These days a large part of book marketing includes getting your book reviewed online. Prospective buyers read these reviews at Amazon and elsewhere. They take reviews from fellow readers very seriously. After all, a paid reviewer associated with major media will be just one voice – and not a very typical one.
The truth is that online book reviews are critical to your book’s sales. Even top publishers know: they send review copies to “amateur” Amazon reviewers.
So how do you get reviews?
You will find many answers to this question on the Internet. Most of these answers are completely wrong.
Here are 3 pieces of really bad advice I found, guaranteed to be sure your book won’t get a good review (and may not be reviewed at all).
Bad Advice #1: “Begin by sending your book to the top reviewers.”
The truth is, top reviewers may be all wrong for your book. If you’ve written a murder mystery, it’s rarely a good idea to ask for reviews from readers who specialize in biography and history. If your mystery is a cozy, don’t send it to a thriller fan.
Top reviewers are fussier than most. They have big stacks of books piled high on their coffee tables, all waiting for reviews. Therefore your book may not get reviewed right away and may even be forgotten..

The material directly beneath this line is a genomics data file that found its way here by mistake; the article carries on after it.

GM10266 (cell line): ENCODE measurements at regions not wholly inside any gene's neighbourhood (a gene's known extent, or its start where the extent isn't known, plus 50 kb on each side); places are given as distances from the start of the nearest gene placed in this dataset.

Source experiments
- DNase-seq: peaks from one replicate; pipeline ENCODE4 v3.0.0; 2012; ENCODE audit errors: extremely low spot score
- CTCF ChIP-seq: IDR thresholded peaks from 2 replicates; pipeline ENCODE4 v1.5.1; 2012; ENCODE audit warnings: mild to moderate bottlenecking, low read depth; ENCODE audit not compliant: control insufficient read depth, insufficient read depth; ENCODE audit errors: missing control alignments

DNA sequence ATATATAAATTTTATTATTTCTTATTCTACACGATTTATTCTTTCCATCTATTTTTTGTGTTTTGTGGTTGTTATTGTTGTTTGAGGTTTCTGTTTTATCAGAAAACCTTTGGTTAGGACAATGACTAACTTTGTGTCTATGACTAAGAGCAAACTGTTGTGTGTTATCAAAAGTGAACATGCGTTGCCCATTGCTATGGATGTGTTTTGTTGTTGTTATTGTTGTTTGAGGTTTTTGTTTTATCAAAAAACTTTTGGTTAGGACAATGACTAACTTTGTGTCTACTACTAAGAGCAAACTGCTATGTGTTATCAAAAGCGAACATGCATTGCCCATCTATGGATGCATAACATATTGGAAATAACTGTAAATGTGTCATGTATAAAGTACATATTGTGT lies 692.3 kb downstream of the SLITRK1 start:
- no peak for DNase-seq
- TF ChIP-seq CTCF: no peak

Bad Advice #2: “Send messages to follow up with reviewers.”
You’ll waste your time and probably annoy the reviewer. If you’re not seeing a review a few weeks after you send the book, most likely you’re facing one of two scenarios.
– Scenario 1: The reviewer started reading your book and lost interest. If that happens, you’re usually better off hoping the reader forgets your book.
As a reviewer myself, I tend to ignore bad books from small publishing houses and self-published authors. If I can’t say anything good, I won’t add to their misery; they should have hired a book marketer a long time ago.
– Scenario 2 – Reviewers get flooded with books. They do get behind schedule. They rarely review 100% of all books they get. Your book may be back-burnered or tossed aside. That’s a risk you take; it goes with the territory.
Bad Advice #3: “Ask reviewers to give you feedback, whether or not they review your book.”
Your reviewer is not your writing coach. If you need feedback, hire someone who will give you direct advice and guidance. Do this before your book gets printed. Once your book arrives in reviewer’s mailbox, it’s probably too late to do anything anyway.
Anyway, be careful what you ask for. I once responded ta request for feedback because I felt sorry for the author. He’d put effort into designing the book and the cover. Unfortunately, his content was outdated and his examples were inaccurate. The author had chosen a “hot topic” he didn’t know about and the result was a disaster.